Katherine Langford is a part-time PhD student at the Open University. She is in her 4th year of researching how students develop an understanding of tricky Physics concepts.
I came down with ME when I was 13 and I have effectively been studying part-time ever since. For a while, I was barely well enough to get out of bed, so studying even four GCSEs with a home tutor was a real struggle. I was never going to be able to go away to university, but I was determined to get a degree and ended up studying Psychology part-time from home with the Open University. That came in handy when our house flooded. We were woken in the middle of the night by a fireman who told us we had an hour to pack up our things. Fortunately, I remembered to pack my OU textbooks, so I could keep studying for the 8 months that we were waiting for the flood damage to be repaired.
Finding your rhythm
I really enjoyed my degree and wanted to continue with a PhD. Studying part-time suits my ME very well as I can study at my own pace. I tend to do a little at a time and need rest breaks in between as otherwise, my brain refuses to work properly. If I need to take time off because I’m not feeling well, then it doesn’t matter as I can catch up later. As long as I do the work, it doesn’t matter when I do it. I can find technical research papers a bit challenging at times if they are particularly heavy going, so tend to read a little and often. Part-time studying gives me the flexibility to do what works for me. I wouldn’t be able to do my PhD otherwise.
The benefits and challenges of part-time life
I find one of the other advantages of being part-time is that it doesn’t matter as much when it takes a while for people to reply to emails, forms to be approved or if it takes longer than expected to find research participants. It helps to remove some of the pressure. I’ve learnt that no matter how generous you are when planning how long things will take, research will always take longer than you expect, even when you’ve added in extra time for unforeseen problems. However, when you’re part-time, people tend to assume that you’re doing something else like working or raising a family, so it can get a little awkward when they ask what else I’m doing besides studying for a PhD (being a disabled student – recovering from studying a PhD mostly!).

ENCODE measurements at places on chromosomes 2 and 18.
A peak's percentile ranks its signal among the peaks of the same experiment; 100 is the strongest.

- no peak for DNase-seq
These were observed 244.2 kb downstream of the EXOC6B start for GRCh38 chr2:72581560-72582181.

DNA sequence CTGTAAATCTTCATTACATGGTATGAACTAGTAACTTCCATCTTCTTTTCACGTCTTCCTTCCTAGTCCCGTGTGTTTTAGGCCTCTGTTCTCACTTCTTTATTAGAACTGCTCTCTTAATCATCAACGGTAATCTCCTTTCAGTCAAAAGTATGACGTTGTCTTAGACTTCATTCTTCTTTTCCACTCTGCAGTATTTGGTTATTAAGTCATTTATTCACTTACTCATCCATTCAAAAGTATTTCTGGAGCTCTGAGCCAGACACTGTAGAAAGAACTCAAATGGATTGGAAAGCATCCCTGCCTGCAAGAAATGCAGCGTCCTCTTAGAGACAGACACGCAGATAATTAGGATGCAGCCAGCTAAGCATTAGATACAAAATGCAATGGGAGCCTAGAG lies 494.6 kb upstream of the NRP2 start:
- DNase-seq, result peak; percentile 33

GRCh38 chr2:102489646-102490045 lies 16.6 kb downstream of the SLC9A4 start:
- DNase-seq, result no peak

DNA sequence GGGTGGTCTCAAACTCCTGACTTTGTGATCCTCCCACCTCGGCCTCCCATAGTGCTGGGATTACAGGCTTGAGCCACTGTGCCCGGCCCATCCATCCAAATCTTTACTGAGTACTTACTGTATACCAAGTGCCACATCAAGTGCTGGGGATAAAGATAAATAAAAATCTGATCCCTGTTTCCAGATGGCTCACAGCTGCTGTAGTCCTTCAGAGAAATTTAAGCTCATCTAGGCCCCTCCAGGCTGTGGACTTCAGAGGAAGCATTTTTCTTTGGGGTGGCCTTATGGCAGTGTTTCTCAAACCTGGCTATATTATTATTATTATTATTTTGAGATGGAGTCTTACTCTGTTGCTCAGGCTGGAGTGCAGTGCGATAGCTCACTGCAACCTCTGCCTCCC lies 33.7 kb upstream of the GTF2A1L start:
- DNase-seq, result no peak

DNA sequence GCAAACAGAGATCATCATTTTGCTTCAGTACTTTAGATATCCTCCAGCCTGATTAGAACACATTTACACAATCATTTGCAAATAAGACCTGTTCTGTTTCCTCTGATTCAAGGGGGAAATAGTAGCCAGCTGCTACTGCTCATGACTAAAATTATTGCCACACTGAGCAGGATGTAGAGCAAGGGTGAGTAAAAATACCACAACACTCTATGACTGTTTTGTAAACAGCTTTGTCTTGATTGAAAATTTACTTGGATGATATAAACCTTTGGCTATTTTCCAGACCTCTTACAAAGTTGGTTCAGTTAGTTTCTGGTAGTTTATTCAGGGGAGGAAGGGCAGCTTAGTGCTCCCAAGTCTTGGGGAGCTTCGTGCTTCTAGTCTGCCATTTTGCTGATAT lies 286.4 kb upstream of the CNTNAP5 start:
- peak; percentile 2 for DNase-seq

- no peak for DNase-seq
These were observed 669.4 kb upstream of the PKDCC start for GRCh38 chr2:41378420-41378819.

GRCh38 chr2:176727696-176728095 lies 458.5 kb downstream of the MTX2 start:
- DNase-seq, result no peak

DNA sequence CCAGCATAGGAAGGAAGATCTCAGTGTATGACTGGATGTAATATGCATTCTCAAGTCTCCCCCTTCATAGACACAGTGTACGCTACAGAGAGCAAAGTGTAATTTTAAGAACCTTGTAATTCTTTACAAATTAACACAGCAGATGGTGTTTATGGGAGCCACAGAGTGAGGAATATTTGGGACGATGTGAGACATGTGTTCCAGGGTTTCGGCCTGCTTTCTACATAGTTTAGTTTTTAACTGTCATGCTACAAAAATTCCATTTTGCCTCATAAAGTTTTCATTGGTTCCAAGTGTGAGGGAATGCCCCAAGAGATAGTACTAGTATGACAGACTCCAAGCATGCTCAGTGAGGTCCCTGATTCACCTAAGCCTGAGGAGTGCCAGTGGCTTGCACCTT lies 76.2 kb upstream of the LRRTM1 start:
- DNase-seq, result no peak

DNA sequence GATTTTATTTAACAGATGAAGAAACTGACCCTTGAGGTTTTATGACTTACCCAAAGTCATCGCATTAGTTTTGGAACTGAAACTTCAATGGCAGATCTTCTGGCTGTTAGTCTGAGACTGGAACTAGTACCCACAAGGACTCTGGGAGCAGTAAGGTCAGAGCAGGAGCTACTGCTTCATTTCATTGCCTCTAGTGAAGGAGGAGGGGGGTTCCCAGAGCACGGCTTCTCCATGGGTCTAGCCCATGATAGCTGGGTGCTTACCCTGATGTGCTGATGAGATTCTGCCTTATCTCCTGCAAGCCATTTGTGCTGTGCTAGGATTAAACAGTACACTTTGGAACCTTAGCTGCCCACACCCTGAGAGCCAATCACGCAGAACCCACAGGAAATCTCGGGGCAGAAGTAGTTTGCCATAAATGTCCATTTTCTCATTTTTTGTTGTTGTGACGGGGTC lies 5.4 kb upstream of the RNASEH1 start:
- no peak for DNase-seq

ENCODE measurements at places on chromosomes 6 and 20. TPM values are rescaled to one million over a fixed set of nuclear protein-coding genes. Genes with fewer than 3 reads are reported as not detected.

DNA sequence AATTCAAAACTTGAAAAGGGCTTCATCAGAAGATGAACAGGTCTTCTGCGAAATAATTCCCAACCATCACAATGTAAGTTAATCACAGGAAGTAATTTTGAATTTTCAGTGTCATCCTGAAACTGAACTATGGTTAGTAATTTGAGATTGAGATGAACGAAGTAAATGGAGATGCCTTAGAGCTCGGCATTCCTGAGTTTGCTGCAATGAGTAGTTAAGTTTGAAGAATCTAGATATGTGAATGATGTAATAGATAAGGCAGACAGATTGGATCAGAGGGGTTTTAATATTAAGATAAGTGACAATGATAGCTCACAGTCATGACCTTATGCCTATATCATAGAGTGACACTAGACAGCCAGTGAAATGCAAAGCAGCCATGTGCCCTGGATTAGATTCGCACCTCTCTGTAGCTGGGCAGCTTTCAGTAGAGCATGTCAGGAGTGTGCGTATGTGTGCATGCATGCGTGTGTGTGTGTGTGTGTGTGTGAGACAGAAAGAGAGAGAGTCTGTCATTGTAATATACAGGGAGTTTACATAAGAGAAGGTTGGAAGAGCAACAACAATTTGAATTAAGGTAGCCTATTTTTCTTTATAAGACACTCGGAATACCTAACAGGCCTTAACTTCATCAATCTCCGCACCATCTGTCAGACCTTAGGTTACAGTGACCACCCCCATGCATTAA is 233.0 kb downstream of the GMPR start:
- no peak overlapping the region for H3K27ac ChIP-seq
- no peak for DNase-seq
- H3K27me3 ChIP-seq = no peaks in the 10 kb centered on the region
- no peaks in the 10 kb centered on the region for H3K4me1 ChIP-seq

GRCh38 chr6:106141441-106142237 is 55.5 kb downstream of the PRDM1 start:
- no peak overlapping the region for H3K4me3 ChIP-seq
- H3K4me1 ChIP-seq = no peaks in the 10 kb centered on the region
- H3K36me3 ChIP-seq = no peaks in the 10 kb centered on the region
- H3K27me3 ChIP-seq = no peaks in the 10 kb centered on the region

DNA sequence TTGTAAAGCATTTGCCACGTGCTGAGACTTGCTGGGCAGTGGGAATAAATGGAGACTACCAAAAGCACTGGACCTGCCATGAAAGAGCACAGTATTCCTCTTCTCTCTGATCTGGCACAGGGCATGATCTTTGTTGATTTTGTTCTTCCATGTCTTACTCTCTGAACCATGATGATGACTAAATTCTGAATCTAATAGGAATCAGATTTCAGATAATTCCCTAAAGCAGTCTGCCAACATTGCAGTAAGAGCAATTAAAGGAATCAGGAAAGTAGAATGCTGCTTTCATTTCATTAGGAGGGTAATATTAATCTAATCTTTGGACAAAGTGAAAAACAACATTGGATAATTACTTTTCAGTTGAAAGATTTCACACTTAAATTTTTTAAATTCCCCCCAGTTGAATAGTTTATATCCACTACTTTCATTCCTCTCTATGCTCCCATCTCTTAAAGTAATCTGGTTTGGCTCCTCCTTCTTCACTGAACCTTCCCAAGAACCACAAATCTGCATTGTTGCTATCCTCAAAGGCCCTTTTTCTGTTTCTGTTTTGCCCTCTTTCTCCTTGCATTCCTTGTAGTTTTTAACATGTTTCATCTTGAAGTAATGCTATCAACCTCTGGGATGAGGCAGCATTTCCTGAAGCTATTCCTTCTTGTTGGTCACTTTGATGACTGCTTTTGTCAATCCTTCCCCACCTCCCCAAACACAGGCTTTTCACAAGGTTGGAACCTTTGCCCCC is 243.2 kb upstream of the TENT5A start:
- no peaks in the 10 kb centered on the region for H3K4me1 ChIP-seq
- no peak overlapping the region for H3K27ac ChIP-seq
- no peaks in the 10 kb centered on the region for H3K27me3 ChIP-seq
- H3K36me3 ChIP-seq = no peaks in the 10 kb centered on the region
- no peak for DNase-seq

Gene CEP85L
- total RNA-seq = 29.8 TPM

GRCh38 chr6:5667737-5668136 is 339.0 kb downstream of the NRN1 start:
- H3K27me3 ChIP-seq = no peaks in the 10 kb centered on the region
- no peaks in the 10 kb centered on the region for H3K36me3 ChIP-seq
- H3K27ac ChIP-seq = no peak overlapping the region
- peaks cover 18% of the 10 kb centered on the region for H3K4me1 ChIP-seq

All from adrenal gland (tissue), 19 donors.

One of the most difficult things I find is that, because I mostly study from home, it is sometimes difficult to switch off. There is always a temptation to get a bit more done by doing some work at the weekend or studying late into the evening if I haven’t got everything done that I wanted. Of course, that’s a great way to end up getting burnt out, so I’ve learnt it’s important to have some downtime and make sure I have some time off in the evenings and weekends either to relax or spend time with family and friends.
The pandemic has changed things
The pandemic has actually done a lot to even the playing field. Suddenly, nearly all training is available online or at a distance. Everyone has been in the same boat, so I’ve been busy trying to get as much training done as possible. Before the pandemic, I went into the Open University campus a few times a year. However, it has always been a challenge to fit in as much as possible when I’m there or I’ve had to make choices about which events it’s best to attend in person. Some things just aren’t the same when you attend online and other people are there in person. As a distance student, it means you’ve got to be more proactive about making contacts and joining in with events.
Studying for a PhD is very different from anything I’ve done before. My degree was much more structured. There was a set syllabus and a timeframe to cover it in. For a PhD, you study much more independently. I have guidance from my supervisors and training sessions, but it’s largely up to me what I need to do when and what I want to study. I’m a perfectionist, so it can be a little overwhelming to have so much to do. I survive by making to do lists and prioritising the top few most important things. If a job is particularly big then I’ll break it down into smaller, more manageable jobs. On days when my ME is particularly bad, then I may only be able to tick off one or two things. It’s all progress. Some days I make more progress than others, but I’ve learnt that big things can be achieved just by taking things one step at a time.
My top three tips for success
- Use being part-time to your advantage and find a routine that works for you.
- Remember that having some downtime is important too. A lot of part-time students have to fit in studying around other commitments, so may not have a lot of free time. Time off is important to recharge, so set some time aside as part of your routine.
- Don’t feel you need to do everything at once. Prioritise the most important things and set your own deadlines to help stay motivated and on track.